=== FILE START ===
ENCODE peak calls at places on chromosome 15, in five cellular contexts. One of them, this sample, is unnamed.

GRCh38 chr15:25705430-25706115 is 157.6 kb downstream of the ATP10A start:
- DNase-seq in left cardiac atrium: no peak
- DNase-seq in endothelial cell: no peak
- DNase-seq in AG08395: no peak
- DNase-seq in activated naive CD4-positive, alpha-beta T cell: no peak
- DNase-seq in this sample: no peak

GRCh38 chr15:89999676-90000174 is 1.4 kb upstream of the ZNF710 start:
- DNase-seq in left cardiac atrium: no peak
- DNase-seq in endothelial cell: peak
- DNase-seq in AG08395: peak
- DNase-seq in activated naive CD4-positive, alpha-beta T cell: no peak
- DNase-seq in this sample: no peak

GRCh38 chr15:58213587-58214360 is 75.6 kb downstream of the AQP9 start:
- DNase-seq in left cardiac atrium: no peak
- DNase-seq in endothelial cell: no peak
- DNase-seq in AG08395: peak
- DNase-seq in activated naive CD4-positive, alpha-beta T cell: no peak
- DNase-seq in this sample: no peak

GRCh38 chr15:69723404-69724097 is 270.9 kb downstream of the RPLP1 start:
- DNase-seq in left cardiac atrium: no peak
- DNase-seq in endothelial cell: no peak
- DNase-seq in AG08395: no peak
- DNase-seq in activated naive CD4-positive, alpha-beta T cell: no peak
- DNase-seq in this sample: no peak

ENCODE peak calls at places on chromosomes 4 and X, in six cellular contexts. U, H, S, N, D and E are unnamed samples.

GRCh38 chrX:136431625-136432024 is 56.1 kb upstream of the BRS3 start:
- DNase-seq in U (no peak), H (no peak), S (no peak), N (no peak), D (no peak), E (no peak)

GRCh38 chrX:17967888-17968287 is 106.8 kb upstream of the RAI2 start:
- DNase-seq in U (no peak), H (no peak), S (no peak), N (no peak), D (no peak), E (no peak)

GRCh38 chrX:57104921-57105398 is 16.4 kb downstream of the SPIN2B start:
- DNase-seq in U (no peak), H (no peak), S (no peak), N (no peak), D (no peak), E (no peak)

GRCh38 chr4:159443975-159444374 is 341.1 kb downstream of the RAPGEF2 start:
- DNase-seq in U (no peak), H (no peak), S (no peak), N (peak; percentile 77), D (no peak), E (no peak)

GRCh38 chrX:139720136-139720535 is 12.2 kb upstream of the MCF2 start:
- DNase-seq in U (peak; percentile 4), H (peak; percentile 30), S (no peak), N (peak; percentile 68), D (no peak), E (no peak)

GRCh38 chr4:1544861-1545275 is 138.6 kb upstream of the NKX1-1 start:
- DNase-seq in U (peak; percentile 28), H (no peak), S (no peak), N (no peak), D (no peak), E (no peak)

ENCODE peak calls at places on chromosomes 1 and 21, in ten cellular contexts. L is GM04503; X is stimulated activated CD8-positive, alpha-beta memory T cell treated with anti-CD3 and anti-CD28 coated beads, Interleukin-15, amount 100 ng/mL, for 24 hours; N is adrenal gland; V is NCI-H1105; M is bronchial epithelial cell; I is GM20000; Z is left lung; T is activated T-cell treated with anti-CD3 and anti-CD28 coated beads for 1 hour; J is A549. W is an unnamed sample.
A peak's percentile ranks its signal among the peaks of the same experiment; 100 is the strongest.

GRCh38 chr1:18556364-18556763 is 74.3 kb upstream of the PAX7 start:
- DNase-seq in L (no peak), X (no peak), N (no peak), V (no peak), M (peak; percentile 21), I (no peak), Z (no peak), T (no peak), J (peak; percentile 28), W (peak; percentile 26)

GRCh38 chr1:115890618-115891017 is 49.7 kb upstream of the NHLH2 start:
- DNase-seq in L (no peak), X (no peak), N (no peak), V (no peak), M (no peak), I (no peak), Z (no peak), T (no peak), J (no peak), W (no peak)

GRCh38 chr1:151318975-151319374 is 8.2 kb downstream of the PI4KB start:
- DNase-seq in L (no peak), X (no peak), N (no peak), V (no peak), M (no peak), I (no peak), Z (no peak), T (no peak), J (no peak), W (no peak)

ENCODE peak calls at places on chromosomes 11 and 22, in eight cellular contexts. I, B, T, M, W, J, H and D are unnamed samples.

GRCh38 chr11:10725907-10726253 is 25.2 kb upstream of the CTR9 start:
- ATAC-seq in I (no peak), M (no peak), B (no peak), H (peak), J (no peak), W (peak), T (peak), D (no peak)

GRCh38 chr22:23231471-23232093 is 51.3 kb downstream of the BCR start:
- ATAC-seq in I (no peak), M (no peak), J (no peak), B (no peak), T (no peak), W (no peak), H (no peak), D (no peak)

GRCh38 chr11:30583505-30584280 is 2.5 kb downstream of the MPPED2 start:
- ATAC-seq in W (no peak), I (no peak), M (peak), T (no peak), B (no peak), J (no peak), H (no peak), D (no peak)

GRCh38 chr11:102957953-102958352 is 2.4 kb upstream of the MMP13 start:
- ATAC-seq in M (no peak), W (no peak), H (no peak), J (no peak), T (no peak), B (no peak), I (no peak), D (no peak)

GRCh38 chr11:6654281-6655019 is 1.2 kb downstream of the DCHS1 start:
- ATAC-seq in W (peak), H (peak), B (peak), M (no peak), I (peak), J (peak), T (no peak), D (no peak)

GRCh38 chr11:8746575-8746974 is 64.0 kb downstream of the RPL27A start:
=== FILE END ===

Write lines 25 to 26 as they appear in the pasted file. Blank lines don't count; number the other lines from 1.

- DNase-seq in this sample: no peak

ENCODE peak calls at places on chromosomes 4 and X, in six cellular contexts. U, H, S, N, D and E are unnamed samples.